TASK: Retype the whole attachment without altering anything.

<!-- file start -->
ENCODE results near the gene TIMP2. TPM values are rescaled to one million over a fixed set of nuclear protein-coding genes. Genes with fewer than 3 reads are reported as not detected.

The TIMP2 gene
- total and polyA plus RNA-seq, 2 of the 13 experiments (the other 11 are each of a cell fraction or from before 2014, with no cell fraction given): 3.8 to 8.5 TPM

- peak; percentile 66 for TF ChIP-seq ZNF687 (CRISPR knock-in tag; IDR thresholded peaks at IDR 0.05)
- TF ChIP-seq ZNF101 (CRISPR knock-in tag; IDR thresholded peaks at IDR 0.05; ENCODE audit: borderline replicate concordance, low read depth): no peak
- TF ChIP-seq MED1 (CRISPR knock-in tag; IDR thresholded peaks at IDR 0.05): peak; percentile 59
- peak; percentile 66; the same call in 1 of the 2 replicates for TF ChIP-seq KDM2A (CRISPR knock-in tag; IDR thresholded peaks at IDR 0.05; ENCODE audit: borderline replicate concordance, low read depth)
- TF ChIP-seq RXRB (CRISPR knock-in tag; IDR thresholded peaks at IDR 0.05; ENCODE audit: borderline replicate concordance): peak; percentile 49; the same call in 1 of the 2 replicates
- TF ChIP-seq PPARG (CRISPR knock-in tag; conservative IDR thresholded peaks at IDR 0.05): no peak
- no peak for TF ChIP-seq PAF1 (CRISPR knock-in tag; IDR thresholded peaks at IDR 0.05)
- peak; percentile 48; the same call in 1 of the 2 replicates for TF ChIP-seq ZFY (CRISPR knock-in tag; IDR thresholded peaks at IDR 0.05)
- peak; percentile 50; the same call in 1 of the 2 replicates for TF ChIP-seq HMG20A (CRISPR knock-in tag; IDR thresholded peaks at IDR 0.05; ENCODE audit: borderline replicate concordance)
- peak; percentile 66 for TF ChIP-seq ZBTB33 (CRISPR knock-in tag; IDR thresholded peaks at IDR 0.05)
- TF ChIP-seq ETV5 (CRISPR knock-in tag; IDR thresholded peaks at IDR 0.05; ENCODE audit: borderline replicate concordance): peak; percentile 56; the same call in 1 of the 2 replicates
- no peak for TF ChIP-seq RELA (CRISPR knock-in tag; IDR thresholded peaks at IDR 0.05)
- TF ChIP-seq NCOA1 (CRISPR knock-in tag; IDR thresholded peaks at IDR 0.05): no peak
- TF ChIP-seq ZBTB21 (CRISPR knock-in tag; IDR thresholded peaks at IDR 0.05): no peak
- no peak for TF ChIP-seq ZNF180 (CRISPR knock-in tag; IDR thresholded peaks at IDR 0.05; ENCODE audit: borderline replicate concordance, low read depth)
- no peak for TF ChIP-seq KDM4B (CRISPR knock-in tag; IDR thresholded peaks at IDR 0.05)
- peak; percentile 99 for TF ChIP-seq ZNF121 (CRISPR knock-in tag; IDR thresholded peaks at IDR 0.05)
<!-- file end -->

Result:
ENCODE results near the gene TIMP2. TPM values are rescaled to one million over a fixed set of nuclear protein-coding genes. Genes with fewer than 3 reads are reported as not detected.

The TIMP2 gene
- total and polyA plus RNA-seq, 2 of the 13 experiments (the other 11 are each of a cell fraction or from before 2014, with no cell fraction given): 3.8 to 8.5 TPM

- peak; percentile 66 for TF ChIP-seq ZNF687 (CRISPR knock-in tag; IDR thresholded peaks at IDR 0.05)
- TF ChIP-seq ZNF101 (CRISPR knock-in tag; IDR thresholded peaks at IDR 0.05; ENCODE audit: borderline replicate concordance, low read depth): no peak
- TF ChIP-seq MED1 (CRISPR knock-in tag; IDR thresholded peaks at IDR 0.05): peak; percentile 59
- peak; percentile 66; the same call in 1 of the 2 replicates for TF ChIP-seq KDM2A (CRISPR knock-in tag; IDR thresholded peaks at IDR 0.05; ENCODE audit: borderline replicate concordance, low read depth)
- TF ChIP-seq RXRB (CRISPR knock-in tag; IDR thresholded peaks at IDR 0.05; ENCODE audit: borderline replicate concordance): peak; percentile 49; the same call in 1 of the 2 replicates
- TF ChIP-seq PPARG (CRISPR knock-in tag; conservative IDR thresholded peaks at IDR 0.05): no peak
- no peak for TF ChIP-seq PAF1 (CRISPR knock-in tag; IDR thresholded peaks at IDR 0.05)
- peak; percentile 48; the same call in 1 of the 2 replicates for TF ChIP-seq ZFY (CRISPR knock-in tag; IDR thresholded peaks at IDR 0.05)
- peak; percentile 50; the same call in 1 of the 2 replicates for TF ChIP-seq HMG20A (CRISPR knock-in tag; IDR thresholded peaks at IDR 0.05; ENCODE audit: borderline replicate concordance)
- peak; percentile 66 for TF ChIP-seq ZBTB33 (CRISPR knock-in tag; IDR thresholded peaks at IDR 0.05)
- TF ChIP-seq ETV5 (CRISPR knock-in tag; IDR thresholded peaks at IDR 0.05; ENCODE audit: borderline replicate concordance): peak; percentile 56; the same call in 1 of the 2 replicates
- no peak for TF ChIP-seq RELA (CRISPR knock-in tag; IDR thresholded peaks at IDR 0.05)
- TF ChIP-seq NCOA1 (CRISPR knock-in tag; IDR thresholded peaks at IDR 0.05): no peak
- TF ChIP-seq ZBTB21 (CRISPR knock-in tag; IDR thresholded peaks at IDR 0.05): no peak
- no peak for TF ChIP-seq ZNF180 (CRISPR knock-in tag; IDR thresholded peaks at IDR 0.05; ENCODE audit: borderline replicate concordance, low read depth)
- no peak for TF ChIP-seq KDM4B (CRISPR knock-in tag; IDR thresholded peaks at IDR 0.05)
- peak; percentile 99 for TF ChIP-seq ZNF121 (CRISPR knock-in tag; IDR thresholded peaks at IDR 0.05)